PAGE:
In a statement issued earlier today, United States Trade Representative Katherine Tai announced "the Biden-Harris Administration's support for waiving intellectual property protections for COVID-19 vaccines."
As we reported earlier this year, India and South Africa proposed last fall that the Council for Trade-Related Aspects of Intellectual Property Rights (TRIPS) of the World Trade Organization (WTO) recommend "a waiver from the implementation, application and enforcement of Sections 1, 4, 5, and 7 of Part II of the TRIPS Agreement in relation to prevention, containment or treatment of COVID-19" to the General Council of the WTO. The two countries also recommended that "[t]he waiver should continue until widespread vaccination is in place globally."
In March and April, the Biotechnology Innovation Organization (BIO), Pharmaceutical Research and Manufacturers of America (PhRMA), a group of fifteen industry and trade organizations (including BIO and PhRMA), four intellectual property organizations, and Sen. Thom Tillis (R-NC), the Ranking Member of the Subcommittee on Intellectual Property, sent separate letters to the Biden Administration, members of Congress, and officials at the Patent and Copyright Offices, asking the recipients to oppose the waiver proposal.
Ambassador Kai's statement regarding the waiver proposal was concise:
This is a global health crisis, and the extraordinary circumstances of the COVID-19 pandemic call for extraordinary measures. The Administration believes strongly in intellectual property protections, but in service of ending this pandemic, supports the waiver of those protections for COVID-19 vaccines. We will actively participate in text-based negotiations at the World Trade Organization (WTO) needed to make that happen. Those negotiations will take time given the consensus-based nature of the institution and the complexity of the issues involved.
The Administration's aim is to get as many safe and effective vaccines to as many people as fast as possible. As our vaccine supply for the American people is secured, the Administration will continue to ramp up its efforts -- working with the private sector and all possible partners -- to expand vaccine manufacturing and distribution. It will also work to increase the raw materials needed to produce those vaccines.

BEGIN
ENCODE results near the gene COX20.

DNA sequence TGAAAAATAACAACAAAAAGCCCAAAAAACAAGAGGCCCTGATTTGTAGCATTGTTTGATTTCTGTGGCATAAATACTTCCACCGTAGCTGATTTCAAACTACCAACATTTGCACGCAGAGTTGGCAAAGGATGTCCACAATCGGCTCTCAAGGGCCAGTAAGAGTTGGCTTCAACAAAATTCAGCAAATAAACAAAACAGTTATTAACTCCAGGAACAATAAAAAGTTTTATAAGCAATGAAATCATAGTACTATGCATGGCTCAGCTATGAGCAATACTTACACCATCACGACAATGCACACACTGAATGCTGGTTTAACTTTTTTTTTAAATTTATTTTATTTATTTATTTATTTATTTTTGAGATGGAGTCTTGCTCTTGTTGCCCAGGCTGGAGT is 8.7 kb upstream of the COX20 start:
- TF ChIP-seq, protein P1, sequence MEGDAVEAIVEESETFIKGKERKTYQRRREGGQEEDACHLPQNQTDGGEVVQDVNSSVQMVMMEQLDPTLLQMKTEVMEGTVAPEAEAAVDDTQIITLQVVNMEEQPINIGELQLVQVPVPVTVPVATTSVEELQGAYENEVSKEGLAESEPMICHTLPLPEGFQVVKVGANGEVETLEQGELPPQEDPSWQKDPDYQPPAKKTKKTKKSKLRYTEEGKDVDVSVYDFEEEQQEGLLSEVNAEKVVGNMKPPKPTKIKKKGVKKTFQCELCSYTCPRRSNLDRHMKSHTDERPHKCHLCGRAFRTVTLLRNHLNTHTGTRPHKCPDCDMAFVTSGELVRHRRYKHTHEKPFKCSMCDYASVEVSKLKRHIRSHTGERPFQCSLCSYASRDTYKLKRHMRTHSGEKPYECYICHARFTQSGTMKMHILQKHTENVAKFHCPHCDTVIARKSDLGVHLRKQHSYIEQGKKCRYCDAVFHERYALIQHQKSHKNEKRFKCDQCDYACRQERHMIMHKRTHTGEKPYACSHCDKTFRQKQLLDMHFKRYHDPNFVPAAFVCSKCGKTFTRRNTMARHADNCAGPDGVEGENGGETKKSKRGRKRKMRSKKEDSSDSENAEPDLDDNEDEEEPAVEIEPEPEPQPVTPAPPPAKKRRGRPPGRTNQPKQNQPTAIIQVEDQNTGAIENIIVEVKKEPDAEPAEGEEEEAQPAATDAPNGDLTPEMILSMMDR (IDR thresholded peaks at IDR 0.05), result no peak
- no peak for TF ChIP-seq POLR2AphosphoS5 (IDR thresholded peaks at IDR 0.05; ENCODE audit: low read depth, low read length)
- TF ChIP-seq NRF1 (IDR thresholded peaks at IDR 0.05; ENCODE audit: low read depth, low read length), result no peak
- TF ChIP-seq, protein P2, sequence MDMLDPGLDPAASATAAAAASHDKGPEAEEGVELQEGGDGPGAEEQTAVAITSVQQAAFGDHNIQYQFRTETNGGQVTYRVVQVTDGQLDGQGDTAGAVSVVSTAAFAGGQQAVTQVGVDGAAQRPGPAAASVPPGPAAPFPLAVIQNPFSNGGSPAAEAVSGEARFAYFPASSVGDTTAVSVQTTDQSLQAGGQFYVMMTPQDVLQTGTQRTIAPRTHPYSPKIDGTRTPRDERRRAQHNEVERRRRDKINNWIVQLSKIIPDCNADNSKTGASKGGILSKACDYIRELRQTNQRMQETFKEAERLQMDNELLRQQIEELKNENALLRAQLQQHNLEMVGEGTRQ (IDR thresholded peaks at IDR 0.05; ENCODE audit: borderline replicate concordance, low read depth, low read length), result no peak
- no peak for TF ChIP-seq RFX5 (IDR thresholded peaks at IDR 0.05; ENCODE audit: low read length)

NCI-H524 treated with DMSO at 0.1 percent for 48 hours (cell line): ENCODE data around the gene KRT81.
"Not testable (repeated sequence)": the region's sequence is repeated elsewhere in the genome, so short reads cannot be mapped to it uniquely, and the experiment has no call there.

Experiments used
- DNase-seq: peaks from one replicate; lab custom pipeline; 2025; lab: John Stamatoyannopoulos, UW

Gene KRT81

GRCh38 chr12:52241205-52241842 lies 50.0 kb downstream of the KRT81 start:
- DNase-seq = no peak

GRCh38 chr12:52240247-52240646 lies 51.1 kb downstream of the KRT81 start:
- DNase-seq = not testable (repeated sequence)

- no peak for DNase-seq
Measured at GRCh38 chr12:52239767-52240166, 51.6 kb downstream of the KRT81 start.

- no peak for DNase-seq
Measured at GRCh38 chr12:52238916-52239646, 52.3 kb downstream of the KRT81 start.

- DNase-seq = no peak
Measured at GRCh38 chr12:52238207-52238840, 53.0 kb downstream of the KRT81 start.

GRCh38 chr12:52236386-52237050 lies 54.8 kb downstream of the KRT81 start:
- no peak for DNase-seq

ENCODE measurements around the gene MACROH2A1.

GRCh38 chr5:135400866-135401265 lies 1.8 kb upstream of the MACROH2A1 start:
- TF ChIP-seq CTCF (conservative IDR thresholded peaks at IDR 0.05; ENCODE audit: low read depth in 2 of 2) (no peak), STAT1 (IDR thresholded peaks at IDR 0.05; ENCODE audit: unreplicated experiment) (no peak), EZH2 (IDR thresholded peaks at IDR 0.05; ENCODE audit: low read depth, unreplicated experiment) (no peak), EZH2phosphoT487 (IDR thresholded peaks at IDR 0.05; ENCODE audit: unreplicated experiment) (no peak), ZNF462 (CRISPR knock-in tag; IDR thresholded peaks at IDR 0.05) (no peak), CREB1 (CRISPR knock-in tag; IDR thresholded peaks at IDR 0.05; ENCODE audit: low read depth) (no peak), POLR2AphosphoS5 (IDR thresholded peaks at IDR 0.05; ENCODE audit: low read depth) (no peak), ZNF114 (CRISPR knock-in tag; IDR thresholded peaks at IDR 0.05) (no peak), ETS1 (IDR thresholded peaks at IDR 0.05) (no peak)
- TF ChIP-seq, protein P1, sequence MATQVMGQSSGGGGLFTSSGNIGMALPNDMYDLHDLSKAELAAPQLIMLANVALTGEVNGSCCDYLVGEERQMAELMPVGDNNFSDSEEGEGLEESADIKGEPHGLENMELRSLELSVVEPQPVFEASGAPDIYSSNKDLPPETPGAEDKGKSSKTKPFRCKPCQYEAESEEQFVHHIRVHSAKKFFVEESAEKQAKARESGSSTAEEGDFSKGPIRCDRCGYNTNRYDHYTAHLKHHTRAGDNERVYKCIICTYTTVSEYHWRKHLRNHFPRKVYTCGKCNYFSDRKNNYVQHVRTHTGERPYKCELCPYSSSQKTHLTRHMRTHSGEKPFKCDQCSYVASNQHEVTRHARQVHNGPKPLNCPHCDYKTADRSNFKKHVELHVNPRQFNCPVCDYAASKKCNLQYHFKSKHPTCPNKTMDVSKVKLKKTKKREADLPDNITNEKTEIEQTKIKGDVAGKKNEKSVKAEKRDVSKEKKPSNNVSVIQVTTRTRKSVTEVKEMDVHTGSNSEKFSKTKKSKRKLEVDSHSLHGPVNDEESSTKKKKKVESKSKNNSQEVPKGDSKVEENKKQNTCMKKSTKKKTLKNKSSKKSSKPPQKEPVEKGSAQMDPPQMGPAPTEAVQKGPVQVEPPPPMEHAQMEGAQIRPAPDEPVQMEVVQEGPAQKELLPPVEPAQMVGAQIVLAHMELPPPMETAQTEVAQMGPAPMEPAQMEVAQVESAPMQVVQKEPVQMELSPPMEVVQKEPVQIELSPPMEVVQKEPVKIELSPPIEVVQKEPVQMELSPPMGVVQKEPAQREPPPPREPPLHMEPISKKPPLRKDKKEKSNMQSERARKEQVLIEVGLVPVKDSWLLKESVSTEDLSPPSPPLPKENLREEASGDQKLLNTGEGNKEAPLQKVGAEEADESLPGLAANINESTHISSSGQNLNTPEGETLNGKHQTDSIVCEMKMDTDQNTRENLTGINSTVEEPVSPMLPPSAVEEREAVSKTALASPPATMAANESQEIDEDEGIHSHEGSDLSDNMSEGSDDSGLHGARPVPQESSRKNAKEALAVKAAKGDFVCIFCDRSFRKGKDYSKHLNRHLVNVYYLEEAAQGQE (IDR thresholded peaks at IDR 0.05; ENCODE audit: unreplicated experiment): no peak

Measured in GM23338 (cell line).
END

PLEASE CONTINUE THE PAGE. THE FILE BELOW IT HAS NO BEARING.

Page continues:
Several media outlets reported on the Ambassador's statement this afternoon before it became publicly available on the Office of the United States Trade Representative website. The New York Times reported that the WTO had held further discussions about waiving intellectual property protections earlier in the day, and that more discussions were expected in the coming weeks, as India and South Africa were preparing a revised waiver proposal (see "The Biden administration says it will support lifting patent protections to help produce more vaccines globally"). CNN reported that prior to the Ambassador's statement, "[t]here had been divisions within the administration over whether to ease some patent restrictions on vaccines, according to people familiar with the matter" (see "US supports vaccine patent waiver proposal at World Trade Organization").
Responding to the Ambassador's announcement, the U.S. Chamber of Commerce released the following statement from Executive Vice President and Chief Policy Officer Neil Bradley:
The administration has gotten this issue wrong; undermining intellectual property rights for complex, hard to manufacture vaccines will not accelerate global production, instead it will take us off track in the ongoing and successful efforts to license and scale global production of vaccines that individuals can be confident are safe and effective. Make no mistake, this move will undermine the global fight against COVID and it will diminish our ability to prepare for and respond to the next pandemic. We urge the administration to reverse course and work with the business community to deliver on the President's recent promise to make America the 'arsenal of vaccines.'
For additional information regarding this topic, please see:
• "Suspending IP Protection: A Bad Idea (That Won't Achieve Its Desired Goals)," April 26, 2021
• "Sen. Tillis Asks Biden Administration to Oppose WTO Waiver Proposal," April 21, 2021
• "IP Organizations Support Continued Opposition to Waiver Proposal," April 5, 2021
• "Industry Coalition Supports Continued Efforts to Oppose Waiver Proposal," March 29, 2021
• "BIO and PhRMA Urge Biden Administration to Oppose Proposed WTO TRIPS Waiver," March 11, 2021
• "IPO Sends Letter on IP Law and Policy to President-Elect and Vice President-Elect," January 4, 2021